Our Klamath Basin Water Crisis
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Drought debate goes on
No consensus on issues surrounding water shortage
By ELON GLUCKLICH, Herald and News 8/3/10
Many Klamath Basin water users agree: Federal money diverted to the region has aided farmers, who agreed to leave parts of their land bare due to water shortages.
But a consensus over the scope of the 2010 drought ends there. Vast reaches of the Basin's soil are dry due to land idling. And Tom Mallams, president of the Klamath Off-Project Water Users, feels the government has overstated the severity of drought conditions here.
“This is a man-made drought, no doubt about it,” Mallams said. While he said he supports farmers’ rights to be compensated for leaving their land dry, millions of federal dollars have been diverted to a region whose real problem lies in its wetlands. Those wetlands, he said, “consume anywhere from two to four times as much water as irrigable lands do.”
Kevin Moore, spokesman for the Bureau of Reclamation’s Klamath Basin Area Office, said his department’s initial analysis of expected rainwater indicated drastic shortages for Upper Klamath Lake. That analysis was conducted at the beginning of the year.
“Our models indicated that the drought was going to be worse than it turned out to be,” he said. A colder than-average May helped deter evaporation from the lake’s supply, which gave irrigators a more abundant source when the water supply was opened to farmers later that month.
“The reduced demand on the resource was the result of the cooler weather,” Moore said.
“We still have a huge problem.”
Others say this year’s drought has not reached the level many feared because of the sheer number of farmers who ag reed to idle their land. That number has been bolstered by more than $13 million in total funds channeled here for those farmers.
“The reason we’ve been able to manage this year is primarily because of the land idling and groundwater substitution,” said Klamath Irrigation District Manager Dave Solem. Groundwater substitution refers to farmers tapping into wells, rather than using lake water for their crops.
But Solem indicated this year has still been among the most difficult to manage. The severity of this year’s shortage can be seen from the quantity of land in his district — as much as 7,000 acres — that received no water until July 10.
“And all of the Shasta View and Malin irrigation districts are not taking water from the (Upper Klamath) Lake,” he added.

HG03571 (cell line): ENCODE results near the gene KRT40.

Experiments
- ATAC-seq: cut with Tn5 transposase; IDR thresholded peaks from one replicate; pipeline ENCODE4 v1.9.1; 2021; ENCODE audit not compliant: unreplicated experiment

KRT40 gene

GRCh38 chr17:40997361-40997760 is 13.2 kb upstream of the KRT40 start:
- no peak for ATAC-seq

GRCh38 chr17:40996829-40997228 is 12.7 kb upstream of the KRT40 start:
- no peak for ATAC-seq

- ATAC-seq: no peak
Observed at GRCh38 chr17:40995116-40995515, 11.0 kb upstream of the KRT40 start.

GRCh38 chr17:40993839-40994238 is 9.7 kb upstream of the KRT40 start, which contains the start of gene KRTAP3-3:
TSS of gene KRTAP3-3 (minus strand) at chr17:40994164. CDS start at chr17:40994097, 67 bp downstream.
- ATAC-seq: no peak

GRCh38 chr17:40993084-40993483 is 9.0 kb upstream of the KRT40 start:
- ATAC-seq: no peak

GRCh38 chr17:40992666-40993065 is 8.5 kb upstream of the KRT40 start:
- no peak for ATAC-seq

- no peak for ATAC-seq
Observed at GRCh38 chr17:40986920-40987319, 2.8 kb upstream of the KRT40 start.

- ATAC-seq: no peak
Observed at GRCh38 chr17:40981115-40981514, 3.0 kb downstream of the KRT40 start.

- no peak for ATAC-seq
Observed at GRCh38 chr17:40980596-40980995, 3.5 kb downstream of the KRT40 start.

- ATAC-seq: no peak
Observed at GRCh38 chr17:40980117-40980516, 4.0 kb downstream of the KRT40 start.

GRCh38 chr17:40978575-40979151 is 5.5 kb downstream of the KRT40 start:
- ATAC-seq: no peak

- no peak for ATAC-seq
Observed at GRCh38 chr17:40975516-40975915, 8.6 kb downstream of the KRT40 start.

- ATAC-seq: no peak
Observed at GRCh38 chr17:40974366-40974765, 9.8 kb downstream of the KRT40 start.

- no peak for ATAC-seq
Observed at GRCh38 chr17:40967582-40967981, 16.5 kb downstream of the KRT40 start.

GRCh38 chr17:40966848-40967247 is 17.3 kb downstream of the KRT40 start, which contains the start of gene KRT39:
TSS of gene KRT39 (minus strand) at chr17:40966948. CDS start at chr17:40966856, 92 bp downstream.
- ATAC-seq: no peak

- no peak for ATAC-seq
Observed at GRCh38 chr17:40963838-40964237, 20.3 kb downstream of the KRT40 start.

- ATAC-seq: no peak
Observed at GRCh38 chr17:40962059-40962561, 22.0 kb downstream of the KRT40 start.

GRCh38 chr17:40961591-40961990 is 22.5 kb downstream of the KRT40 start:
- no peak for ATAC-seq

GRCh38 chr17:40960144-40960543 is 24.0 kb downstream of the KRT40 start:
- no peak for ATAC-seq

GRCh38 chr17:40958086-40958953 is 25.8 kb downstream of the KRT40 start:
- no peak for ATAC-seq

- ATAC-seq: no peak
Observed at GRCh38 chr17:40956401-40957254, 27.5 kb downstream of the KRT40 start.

Much of the money diverted to the Klamath Basin for land idling has been funneled through the Klamath Water and Power Authority. KWAPA Executive Director Hollie Cannon said the money, coupled with increased well use and planning by farmers, mitigated what looked to be among the worst water years in recent history. Most land-owners were aware of a potential shortage as early as February, giving them enough time to look into alternative sources of irrigation.
“The agricultural disaster is not near what it would have been” as a result of that planning, Cannon said. But with several months to go in this year’s production season, few can say what impact dwindling water resources will have.
“We still have a huge problem,” Cannon said.
Where’s the money?
A war funding bill signed by President Barack Obama last week included $10 million in drought relief aid. Rep. Greg Walden, R-Ore., and Sens. Ron Wyden and Jeff Merkley, D-Ore. successfully lobbied to include the funding with the current Klamath Basin drought in mind.
But how much of that money makes it to the Basin remains to be seen. According to Greg Addington, executive director of the Klamath Water Users Association, water users will have to apply for their share of money, competing with other drought-plagued regions throughout the Western United States.
“It’s sort of fair game,” Addington said of the money. Others said they did not know how much money would eventually get to the Basin, or when it would get here.
“Through the Drought Relief Act, any county that is a drought-declared disaster can apply for the use of those funds,” said Klamath Water and Power Authority Executive Director Hollie Cannon.
“While our congressional leaders intended it to come to the Klamath Basin, the method by which we get it is to compete with other drought relief counties.”
Page Updated: Monday January 17, 2011 02:54 AM Pacific
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